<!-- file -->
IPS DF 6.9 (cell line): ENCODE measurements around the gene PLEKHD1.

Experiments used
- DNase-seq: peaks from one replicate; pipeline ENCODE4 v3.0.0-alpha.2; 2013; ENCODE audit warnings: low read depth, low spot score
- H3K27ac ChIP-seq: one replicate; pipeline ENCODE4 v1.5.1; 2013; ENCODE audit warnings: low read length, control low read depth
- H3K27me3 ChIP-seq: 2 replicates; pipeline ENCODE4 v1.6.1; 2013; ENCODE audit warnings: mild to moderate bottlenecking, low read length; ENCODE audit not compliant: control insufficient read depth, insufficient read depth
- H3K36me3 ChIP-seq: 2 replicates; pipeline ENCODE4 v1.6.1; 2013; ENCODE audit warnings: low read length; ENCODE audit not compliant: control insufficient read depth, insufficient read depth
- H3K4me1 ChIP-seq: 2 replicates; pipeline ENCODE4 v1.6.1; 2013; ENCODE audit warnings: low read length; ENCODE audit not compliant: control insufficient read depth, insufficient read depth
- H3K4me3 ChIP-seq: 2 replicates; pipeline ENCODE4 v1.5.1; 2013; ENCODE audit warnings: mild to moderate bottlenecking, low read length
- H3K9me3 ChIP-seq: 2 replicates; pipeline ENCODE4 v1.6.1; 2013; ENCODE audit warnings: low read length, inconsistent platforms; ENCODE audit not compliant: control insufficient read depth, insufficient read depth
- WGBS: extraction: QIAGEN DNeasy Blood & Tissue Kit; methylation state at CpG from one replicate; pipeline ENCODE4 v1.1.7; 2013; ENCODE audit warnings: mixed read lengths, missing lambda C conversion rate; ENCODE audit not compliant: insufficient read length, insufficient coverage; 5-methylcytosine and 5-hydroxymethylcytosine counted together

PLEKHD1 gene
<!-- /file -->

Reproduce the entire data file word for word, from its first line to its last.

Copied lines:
IPS DF 6.9 (cell line): ENCODE measurements around the gene PLEKHD1.

Experiments used
- DNase-seq: peaks from one replicate; pipeline ENCODE4 v3.0.0-alpha.2; 2013; ENCODE audit warnings: low read depth, low spot score
- H3K27ac ChIP-seq: one replicate; pipeline ENCODE4 v1.5.1; 2013; ENCODE audit warnings: low read length, control low read depth
- H3K27me3 ChIP-seq: 2 replicates; pipeline ENCODE4 v1.6.1; 2013; ENCODE audit warnings: mild to moderate bottlenecking, low read length; ENCODE audit not compliant: control insufficient read depth, insufficient read depth
- H3K36me3 ChIP-seq: 2 replicates; pipeline ENCODE4 v1.6.1; 2013; ENCODE audit warnings: low read length; ENCODE audit not compliant: control insufficient read depth, insufficient read depth
- H3K4me1 ChIP-seq: 2 replicates; pipeline ENCODE4 v1.6.1; 2013; ENCODE audit warnings: low read length; ENCODE audit not compliant: control insufficient read depth, insufficient read depth
- H3K4me3 ChIP-seq: 2 replicates; pipeline ENCODE4 v1.5.1; 2013; ENCODE audit warnings: mild to moderate bottlenecking, low read length
- H3K9me3 ChIP-seq: 2 replicates; pipeline ENCODE4 v1.6.1; 2013; ENCODE audit warnings: low read length, inconsistent platforms; ENCODE audit not compliant: control insufficient read depth, insufficient read depth
- WGBS: extraction: QIAGEN DNeasy Blood & Tissue Kit; methylation state at CpG from one replicate; pipeline ENCODE4 v1.1.7; 2013; ENCODE audit warnings: mixed read lengths, missing lambda C conversion rate; ENCODE audit not compliant: insufficient read length, insufficient coverage; 5-methylcytosine and 5-hydroxymethylcytosine counted together

PLEKHD1 gene